Labour dash for highway revolution

February 10, 1995

The Labour Party has put its parliamentary weight behind the development of broad band networks in the United Kingdom.

Next week, the Policy Forum on Information Superhighways will hold a press conference to announce the members of the forum and its frame of refererence. It will also call for submissions from the public and other interested bodies.

The forum was set up late last year by Labour leader Tony Blair who appointed a panel of experts from education, industry and the communications field to advise on possible routes to the next information revolution.

Chris Smith, shadow national heritage secretary, is chairing the forum which has the widest brief but only a short time to gather the evidence and information.

Academics advising the forum are Sir John Daniel, vice chancellor of the Open University, and Steve Hepple of the Ultralab at Anglia Polytechnic University.

Education interests will also be represented by Anne Campbell, MP for Cambridge, and Bryan Davies, Labour spokesman on higher and further education.

The forum is split into four working groups: education and research, chaired by Ms Campbell and Mr Davies; infrastructure regulation; content regulation and provision; and social benefits.

Among the many questions to be answered are two relating directly to higher education - the future role of the wide band SuperJANET network and the development online of the University for Industry project.

The education group will look into the possibility of using a broadened SuperJANET as the backbone for the wide band network which will allow vast amounts of data to be sent swiftly between computer sites.

Little has been ruled out of the debate - even the question of whether BT should be allowed to develop commercial cable services in return for a dominant funding role in the superhighway.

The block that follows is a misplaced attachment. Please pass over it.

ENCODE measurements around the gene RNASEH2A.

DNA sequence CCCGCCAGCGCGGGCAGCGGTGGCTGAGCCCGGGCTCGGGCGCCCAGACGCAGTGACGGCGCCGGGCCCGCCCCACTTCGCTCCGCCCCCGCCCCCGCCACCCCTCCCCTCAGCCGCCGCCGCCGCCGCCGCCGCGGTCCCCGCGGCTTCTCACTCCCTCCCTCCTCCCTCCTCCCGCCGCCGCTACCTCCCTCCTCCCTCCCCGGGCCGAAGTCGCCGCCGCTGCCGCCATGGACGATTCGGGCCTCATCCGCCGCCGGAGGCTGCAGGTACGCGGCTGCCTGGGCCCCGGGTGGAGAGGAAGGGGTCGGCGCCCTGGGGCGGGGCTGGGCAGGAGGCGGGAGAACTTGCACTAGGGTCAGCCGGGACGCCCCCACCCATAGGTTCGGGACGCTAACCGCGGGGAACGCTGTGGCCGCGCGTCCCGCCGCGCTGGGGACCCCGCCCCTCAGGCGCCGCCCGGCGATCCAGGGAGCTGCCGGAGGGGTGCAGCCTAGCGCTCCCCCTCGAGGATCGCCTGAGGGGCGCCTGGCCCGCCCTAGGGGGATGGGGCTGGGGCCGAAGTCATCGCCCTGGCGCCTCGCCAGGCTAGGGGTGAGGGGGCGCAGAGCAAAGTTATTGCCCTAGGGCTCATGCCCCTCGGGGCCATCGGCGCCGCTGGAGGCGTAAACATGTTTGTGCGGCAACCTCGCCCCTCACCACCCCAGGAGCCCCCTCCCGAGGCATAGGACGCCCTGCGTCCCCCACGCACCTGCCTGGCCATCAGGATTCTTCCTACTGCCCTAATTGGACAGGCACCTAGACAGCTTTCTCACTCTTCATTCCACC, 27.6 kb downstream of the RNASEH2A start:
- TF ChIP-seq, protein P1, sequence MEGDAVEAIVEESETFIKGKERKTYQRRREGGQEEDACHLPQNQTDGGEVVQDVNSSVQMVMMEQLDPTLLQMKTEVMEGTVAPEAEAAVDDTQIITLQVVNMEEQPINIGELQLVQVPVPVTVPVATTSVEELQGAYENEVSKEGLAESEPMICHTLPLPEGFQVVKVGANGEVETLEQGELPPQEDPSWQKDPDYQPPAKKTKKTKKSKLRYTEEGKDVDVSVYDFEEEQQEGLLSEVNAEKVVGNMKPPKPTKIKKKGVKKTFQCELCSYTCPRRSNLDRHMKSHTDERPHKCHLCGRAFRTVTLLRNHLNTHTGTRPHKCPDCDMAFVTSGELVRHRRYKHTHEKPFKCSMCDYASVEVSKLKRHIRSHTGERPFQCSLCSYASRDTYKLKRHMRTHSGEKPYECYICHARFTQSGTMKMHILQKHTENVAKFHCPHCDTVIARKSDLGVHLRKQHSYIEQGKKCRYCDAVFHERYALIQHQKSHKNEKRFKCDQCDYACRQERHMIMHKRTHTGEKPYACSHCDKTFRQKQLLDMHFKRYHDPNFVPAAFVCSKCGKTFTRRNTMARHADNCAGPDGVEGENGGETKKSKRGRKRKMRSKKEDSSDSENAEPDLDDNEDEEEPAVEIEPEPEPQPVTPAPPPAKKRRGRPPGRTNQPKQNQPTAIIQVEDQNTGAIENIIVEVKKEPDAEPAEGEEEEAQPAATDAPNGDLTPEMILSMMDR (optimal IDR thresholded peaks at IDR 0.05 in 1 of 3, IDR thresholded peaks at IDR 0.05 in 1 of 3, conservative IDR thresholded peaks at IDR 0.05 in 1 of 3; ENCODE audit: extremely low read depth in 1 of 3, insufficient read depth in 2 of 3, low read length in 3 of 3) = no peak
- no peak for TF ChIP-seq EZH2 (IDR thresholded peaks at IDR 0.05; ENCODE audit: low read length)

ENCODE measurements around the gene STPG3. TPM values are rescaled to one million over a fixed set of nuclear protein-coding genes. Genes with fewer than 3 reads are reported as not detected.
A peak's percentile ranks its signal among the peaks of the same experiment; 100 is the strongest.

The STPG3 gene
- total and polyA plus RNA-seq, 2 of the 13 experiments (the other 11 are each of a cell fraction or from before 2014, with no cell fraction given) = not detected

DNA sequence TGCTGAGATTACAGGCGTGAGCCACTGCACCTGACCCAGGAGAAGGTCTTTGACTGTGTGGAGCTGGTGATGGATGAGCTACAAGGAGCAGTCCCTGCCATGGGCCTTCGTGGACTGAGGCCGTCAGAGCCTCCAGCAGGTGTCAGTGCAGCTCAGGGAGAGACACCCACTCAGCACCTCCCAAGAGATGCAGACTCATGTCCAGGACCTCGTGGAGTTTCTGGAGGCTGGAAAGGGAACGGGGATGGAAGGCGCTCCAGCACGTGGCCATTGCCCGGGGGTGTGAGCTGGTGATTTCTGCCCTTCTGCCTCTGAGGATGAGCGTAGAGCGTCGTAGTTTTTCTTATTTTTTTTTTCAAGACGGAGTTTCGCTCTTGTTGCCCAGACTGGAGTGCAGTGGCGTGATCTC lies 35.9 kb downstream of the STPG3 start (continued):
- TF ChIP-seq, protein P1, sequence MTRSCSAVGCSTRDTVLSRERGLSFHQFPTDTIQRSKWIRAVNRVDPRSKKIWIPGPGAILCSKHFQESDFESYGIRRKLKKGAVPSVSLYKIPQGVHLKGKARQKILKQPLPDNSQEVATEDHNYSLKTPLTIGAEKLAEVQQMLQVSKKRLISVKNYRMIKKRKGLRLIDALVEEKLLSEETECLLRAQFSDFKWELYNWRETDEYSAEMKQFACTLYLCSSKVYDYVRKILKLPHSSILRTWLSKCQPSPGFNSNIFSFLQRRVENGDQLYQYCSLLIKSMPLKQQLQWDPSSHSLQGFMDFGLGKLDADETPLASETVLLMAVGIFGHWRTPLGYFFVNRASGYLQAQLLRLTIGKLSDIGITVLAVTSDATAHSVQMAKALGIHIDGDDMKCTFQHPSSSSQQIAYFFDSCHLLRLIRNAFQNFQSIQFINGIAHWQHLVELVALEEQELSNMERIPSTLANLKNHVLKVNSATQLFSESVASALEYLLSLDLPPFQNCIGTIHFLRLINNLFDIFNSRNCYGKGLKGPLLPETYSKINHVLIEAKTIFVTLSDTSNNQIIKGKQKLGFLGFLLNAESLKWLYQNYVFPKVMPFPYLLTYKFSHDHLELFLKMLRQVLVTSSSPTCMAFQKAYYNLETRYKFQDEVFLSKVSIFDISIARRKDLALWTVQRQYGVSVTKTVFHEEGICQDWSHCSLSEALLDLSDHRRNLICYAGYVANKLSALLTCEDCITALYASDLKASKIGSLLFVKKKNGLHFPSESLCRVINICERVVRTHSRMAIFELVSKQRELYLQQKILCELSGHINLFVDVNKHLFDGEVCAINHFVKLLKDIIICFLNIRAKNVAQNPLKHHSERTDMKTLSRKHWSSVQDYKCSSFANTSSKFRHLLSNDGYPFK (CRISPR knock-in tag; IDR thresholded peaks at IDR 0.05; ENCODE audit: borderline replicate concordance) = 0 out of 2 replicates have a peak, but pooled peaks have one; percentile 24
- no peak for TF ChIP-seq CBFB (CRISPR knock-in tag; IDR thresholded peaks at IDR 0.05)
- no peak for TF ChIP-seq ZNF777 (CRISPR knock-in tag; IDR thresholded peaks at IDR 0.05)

Uprating the telecommunications system from copper wire to optic-fibre cable and extending it to all education establishments, hospitals and libraries is the Labour vision but it would require funding in billions.

BT is prevented from developing its cable services by the Department of Trade and Industry, a measure designed to allow the newly formed cable television firms time to develop their markets.

Mr Smith believes it is impossible for government to shoulder the costs of such a project and is looking towards an alliance of BT, Mercury and the cable companies to complete the task.

He views the development overseas of the broad band networks, particularly in France and the United States, as an example and a warning.

Failure to act soon on the financing of the superhighway would put the country almost terminally behind in the development of high-speed information exchange facilities, Labour believes, and this could have a knock on effect on the skills base and on other areas such as health services.

The forum will run along select committee lines, with witnesses called to give evidence and advice. The Committee of Vice Chancellors and Principals and the funding councils will appear.

The forum has until mid-April to collect the information with the final report due in mid-May for perusal by the Parliamentary Labour Party. It will then be presented to the Labour Party conference in October.

*The Government has also launched a consultation exercise backed by funding on the same area. Gillian Shephard, Secretary of State for Education, has called for the telecommunications industry, broadcasting companies and cable firms to develop ways of linking schools and colleges to the "information superhighway".

The consultation exercise will begin in the spring and the Department for Education will fund independent evaluations of broad band pilot projects in colleges and schools.

She said:"We must know more about how the superhighways can support teacher training, the delivery of the curriculum at all levels and how they will develop IT capabilities for working life."

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